When it comes to child safety, one of the first things to think about is your little one’s car seat. A car seat is one of the most paramount safety items you will purchase, especially since the hospital won’t let you and your newborn leave without one.
However, with any safety-related purchase, there’s often a lot of jargon that follows which can be slightly confusing to take in. Therefore, this November Nuna are on a mission to simplify the rules and regulations behind buying your car seat.
Read on to discover our helpful guide to keeping your little one safe on your travels…
Nuna’s Safety Mission
Nuna’s car seats are some of the top-rated safety seats on the market. Nuna test their baby gear thousands of times before it leaves the factory, with regular testing carried out by independent, accredited labs. Using advanced equipment, they ensure to go above and beyond on safety, promising to never compromise.
Even down to the materials used, Nuna produce car seats with high quality, durable fibres that comply with European chemical safety standards. The plastic, metal, fabric, fiberfill and foam all abide by REACH regulations and EN71 standards in Europe.
What are the different types of car seats?
There are 4 main types of car seats which all meet the different safety needs of your child as they grow and develop. Each car seat is designed for a specific stage of development to keep your little one as safe as possible. Children must use a car seat until they're 12 years old or 135cm tall, whichever comes first.
Some car seats cover more than one of these categories by being adjustable, for example the sides can expand, or the head rest can move up and down, which changes the position the child is held in the seat. These are sometimes called ‘All-stage’ seats or ‘multigroup’ seats.
These seats allow your baby to lie flat in the car and are sometimes called side-facing or lie-flat car seats. These seats can typically be used up to 6 months and combines the safety of a car seat and the sleep comfort of a carrycot.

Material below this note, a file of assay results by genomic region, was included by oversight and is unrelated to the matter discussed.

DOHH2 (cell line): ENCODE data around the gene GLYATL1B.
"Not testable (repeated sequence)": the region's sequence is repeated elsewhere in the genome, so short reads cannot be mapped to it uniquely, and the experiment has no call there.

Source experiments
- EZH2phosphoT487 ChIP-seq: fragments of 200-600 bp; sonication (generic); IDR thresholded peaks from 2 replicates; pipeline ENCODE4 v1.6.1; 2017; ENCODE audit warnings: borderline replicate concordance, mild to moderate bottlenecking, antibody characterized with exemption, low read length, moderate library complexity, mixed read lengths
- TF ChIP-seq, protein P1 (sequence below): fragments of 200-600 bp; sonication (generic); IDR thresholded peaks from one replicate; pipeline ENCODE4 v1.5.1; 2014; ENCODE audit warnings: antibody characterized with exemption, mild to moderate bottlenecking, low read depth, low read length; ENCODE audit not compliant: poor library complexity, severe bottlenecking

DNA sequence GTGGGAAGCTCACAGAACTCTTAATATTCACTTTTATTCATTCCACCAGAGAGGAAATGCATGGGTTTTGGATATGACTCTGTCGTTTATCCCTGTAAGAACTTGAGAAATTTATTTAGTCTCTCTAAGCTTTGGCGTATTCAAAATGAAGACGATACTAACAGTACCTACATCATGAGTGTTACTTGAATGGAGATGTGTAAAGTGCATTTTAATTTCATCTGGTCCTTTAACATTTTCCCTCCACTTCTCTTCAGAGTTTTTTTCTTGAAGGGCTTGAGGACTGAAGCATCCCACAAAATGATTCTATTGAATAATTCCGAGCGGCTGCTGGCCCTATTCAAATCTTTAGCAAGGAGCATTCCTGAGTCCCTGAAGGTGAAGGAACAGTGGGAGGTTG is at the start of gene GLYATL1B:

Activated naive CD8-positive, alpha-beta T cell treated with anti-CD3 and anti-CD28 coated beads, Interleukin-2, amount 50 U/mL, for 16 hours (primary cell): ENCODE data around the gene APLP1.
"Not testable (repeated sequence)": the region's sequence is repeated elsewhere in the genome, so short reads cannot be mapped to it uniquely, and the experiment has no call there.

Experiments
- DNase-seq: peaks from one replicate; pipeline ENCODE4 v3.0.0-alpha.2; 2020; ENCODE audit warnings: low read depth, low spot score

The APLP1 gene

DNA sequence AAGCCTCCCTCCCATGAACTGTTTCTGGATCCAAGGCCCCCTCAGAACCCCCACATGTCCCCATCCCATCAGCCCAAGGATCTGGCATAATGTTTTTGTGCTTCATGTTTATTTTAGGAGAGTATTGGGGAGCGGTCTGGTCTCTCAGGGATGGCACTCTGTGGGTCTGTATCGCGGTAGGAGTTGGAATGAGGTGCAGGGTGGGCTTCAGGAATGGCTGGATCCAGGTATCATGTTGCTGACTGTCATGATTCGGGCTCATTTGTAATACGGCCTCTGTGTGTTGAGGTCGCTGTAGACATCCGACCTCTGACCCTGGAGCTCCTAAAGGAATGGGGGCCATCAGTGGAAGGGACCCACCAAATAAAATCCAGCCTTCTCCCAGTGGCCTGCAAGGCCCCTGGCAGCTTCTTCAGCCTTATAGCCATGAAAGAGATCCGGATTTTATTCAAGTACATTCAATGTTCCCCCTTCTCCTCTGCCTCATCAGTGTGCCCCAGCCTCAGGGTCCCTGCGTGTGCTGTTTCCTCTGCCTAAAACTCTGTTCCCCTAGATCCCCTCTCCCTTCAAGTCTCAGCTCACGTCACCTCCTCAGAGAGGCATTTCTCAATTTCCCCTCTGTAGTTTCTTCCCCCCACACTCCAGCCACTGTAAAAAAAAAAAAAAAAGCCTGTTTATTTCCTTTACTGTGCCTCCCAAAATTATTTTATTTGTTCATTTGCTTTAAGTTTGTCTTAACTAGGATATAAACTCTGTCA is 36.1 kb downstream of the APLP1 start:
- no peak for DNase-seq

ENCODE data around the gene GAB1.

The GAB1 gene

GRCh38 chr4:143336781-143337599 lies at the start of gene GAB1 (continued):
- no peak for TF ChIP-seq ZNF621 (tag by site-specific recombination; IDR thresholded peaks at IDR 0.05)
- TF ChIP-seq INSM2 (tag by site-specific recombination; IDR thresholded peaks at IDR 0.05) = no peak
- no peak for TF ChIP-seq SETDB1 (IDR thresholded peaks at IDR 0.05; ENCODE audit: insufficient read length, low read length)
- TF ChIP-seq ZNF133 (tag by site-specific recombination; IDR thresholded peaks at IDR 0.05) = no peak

These seats are rear facing and lie your child in a semi lie-flat position. They are designed to be removed from the car with your child in it for easy travel. They are often compatible with pushchairs.
These seats are designed as the next stage car seat on from the infant carrier; however, some can be used from birth. They can be rear-facing or forward-facing, depending on the weight or height of child they are approved for, some can even do both.
These seats are designed for children that have outgrown a toddler seat. They help give your child a boost to help raise them up so they can safely use the car’s seatbelt.
How can you find the safest car seat for your little one?
Just to make the world of car seats that little bit more confusing, there are currently two different regulations running alongside of each other. In a nutshell, there is the group system which is categories on weight, and an i-Size system which is sorted by height.
We know, this is not the easiest thing to get your head around, so let's take a closer look at what this means...
The weight-based group standard is also known as R44 - we know, really catchy! To keep it simple we will stick with calling it the weight-based group standard. Whatever you choose to call it, it's important to know what it means. This standard categorises car seats into groups according to your child's weight. Each group has an upper weight limit, when your baby reaches this limit, it is time to move them up to the next stage.
When you are shopping around you may notice that some car seats fall into more than one of these categories - that's because many car seats can be adapted as your child grows to meet their changing safety needs.
Group 0 (0 -10kg)
These car seats will all be rear-facing, which is the safest way for your child to travel. They tend to fall into the infant carrier category.
Approx. Birth-12 months
Group 0+ (0-13kg)
These car seats are still from newborn but offer longer longevity of use and often adjust as your child grows.
Approx. Birth-4 years
Group 1 (9-18kg)
Your child can use either rear or forward-facing seats with a harness or safety shield. Babies can move to a forward-facing car seat when they reach 9kg, however, it’s safer to keep them rear-facing until they reach the top weight for group 0+ car seats (13kg or around 15 months old).
Approx. 9 months-4 years
Group 1/2/3 (0-36kg)